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blogger bill of writes

Tom ‘Big Red’ Jefferson would have been a great blogger today. Productive, on point, and in your face.

Why you need a blogger bill of writes when you call yourself a writer.

If you’ve ever written anything that matters to you, you’re a writer.

Say it loud, “I’m a writer.”

Feels good, doesn’t it. Do it again.

“I’m a writer.”

Say it loud and proud, writer.


Now the hard part. Someone always ruins the mood by asking, “So, who do you write for?” Or, “Where do you write?” Or, best of all, “What do you write.”

Some answers are better than others, but call yourself a writer and you open up to them all.

Blogger Bill of Writes answers Who Do You Write For

blogger bill of writes

B R U U U U C E. Image via

You write for your audience whether ten or ten thousand or ten million blog subscribers.

You write for yourself. Even if you have a multiple personality thing, you write for all of yourselves.

Some people call writers mental because they work through changing points of view, time frames, and lines.

It’s part of the job, just like sticking Thomas Jefferson in this post.

Write to connect the dots between historical eras, between people, between places.

Rick Steves the travel guy says travel is a political act. I’ve got his book that says as much when I finally joined PBS. Got a bunch of his shows on DVD, too.

If travel is a political act, so is writing about travel. Maybe all writing is a political act. Tommy J would probably agree. No one writes the Declaration of Independence for kicks, though it brought plenty of kicks later.

Blogger Bill of Writes answers Where Do You Write

blogger bill of writes

James Patterson. Image via

Another trick question? It’s not about your desk, chair, of library table.

Where do you write wants to know who pays you to write, because if you’re not getting paid what’s the point?

Oddly enough, no one has ever picked up a pen for the first time and signed a book contract, got their first short story in the New Yorker, or made the team at the Iowa Writers Workshop.

Where you write is a place called hope, as in, “I hope I’m not wasting my life staring at a screen.”

You may write for nothing as long as you’re productive, as long as you roll out the words arranged in a coherent manner on a regular basis.

You may write for a financial blog with world wide reach whose owner travels to conferences where attendees pay big money to hear actionable advice. Then you quit that blog when the owner balks at your pay request.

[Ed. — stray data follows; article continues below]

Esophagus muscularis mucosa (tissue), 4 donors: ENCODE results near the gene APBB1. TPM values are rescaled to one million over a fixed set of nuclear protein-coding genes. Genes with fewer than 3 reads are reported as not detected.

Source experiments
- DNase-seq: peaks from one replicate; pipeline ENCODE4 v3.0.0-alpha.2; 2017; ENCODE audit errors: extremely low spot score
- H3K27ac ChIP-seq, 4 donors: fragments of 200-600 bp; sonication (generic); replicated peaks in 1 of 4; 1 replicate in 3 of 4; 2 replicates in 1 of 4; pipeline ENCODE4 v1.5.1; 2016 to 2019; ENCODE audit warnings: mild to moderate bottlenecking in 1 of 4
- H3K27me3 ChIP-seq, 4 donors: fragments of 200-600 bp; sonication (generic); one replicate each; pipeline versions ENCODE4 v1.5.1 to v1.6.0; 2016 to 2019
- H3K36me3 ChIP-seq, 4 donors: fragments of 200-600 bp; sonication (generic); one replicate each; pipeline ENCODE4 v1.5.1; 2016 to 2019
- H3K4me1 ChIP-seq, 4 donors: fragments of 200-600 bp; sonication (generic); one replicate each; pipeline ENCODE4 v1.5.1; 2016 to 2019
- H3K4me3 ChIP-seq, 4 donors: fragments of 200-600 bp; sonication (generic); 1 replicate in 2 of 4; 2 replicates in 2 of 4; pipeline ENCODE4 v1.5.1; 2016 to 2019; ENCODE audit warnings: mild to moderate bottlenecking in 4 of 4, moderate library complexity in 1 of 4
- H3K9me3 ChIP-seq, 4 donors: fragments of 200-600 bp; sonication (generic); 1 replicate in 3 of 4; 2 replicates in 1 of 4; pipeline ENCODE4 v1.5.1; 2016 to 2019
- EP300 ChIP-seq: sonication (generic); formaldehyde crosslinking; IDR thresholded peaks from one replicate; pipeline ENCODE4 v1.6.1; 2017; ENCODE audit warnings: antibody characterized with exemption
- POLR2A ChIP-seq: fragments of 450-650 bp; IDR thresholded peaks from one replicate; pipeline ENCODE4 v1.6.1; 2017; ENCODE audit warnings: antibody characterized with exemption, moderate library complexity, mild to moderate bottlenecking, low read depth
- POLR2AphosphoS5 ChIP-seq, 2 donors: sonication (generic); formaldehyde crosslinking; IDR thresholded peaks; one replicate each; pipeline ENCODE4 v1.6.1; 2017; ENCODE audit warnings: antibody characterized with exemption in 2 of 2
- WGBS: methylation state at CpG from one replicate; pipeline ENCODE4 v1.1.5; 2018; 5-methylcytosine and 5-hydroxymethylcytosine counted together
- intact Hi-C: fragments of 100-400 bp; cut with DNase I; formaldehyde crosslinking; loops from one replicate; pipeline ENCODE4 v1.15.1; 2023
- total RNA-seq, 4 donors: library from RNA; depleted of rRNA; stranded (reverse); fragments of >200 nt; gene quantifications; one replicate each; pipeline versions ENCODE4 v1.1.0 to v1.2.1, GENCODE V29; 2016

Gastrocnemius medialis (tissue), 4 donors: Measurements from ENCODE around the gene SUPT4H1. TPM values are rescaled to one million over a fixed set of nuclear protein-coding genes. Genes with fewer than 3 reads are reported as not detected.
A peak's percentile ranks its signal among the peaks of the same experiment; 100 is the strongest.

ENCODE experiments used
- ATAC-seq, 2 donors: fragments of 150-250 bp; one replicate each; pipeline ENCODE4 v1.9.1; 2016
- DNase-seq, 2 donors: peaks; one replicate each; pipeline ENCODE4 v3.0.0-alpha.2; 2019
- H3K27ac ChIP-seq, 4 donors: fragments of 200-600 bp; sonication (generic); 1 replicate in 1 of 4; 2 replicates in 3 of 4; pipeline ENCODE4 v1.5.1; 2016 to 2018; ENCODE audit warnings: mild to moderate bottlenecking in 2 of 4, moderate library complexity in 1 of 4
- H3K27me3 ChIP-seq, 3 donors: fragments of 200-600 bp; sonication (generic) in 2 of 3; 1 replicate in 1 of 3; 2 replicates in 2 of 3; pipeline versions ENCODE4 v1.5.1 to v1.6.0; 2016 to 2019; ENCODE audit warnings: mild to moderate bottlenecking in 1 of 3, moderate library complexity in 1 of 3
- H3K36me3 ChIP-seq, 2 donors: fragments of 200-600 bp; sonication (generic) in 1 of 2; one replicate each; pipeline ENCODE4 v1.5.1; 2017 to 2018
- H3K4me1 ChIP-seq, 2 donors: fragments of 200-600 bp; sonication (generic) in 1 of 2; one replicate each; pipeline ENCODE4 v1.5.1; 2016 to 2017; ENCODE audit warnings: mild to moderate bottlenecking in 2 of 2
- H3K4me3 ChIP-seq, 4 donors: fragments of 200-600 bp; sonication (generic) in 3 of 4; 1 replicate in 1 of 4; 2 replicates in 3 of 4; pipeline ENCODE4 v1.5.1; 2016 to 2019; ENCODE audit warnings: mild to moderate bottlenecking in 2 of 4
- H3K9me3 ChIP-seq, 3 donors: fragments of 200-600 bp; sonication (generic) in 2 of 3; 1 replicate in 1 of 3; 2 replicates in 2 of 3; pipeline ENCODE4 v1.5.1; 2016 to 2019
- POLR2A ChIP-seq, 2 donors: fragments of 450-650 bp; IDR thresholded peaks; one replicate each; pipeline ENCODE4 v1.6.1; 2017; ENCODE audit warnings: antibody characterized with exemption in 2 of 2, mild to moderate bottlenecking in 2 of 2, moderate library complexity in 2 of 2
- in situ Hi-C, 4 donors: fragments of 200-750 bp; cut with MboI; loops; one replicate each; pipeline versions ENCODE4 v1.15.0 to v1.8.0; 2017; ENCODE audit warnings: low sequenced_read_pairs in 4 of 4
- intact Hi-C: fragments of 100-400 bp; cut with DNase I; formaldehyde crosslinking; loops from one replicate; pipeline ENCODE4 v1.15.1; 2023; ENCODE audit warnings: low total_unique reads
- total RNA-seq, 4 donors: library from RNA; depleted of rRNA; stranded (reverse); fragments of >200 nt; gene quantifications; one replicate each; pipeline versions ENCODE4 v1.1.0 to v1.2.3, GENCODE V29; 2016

It happens and it’s part of the business. Not the good part, but you learn.

You may write historical screenplays and hire reader services to tighten it up. It’s called coverage. Then you discover you’re paying for companies to farm out script reading out to local LA English majors.

It’s part of the Hollywood industry where getting mad or getting even isn’t as important as your next script.

Writers write, they produce, they get stuff down and out.

Blogger Bill of Writes answers What Do You Write

The earliest means of communication with early man appears to be cave drawings that show stick figure characters with sticks attacking stick figure animals.

blogger bill of writes

Historical restoration? Image via

Language shows up with the play by play in poem either in Sumerian or Chinese, depending on the next linguistic discovery.

Probably went something like, “Mastodon dead, tiger meat, make fire, let’s eat.”

Then we got the Epic of Gilgamesh and the first lines:

“He who saw all, who was the foundation of the land,

“Who knew (everything), was wise in all matters.

“Gilgamesh, who saw all, who was the foundation of the land

“Who knew (everything), was wise in all matters.”

blogger bill of writes

Image via

A favorite conversation of writers goes like this:

If you’re good enough to write poetry, write poems. Otherwise figure out what you’re trying to say in short stories. If that’s too hard, write a novel.

It’s a hierarchy of writer class with poets at the top and everyone else looking up. If you get a sore neck from looking up to poets, drop your head back to your own work and produce something worthwhile.

That’s what writers do, that’s what they write. Something worthwhile. And sometimes it happens.

Until then, keep chopping wood, writer. You’re got many miles before you sleep.

About David Gillaspie
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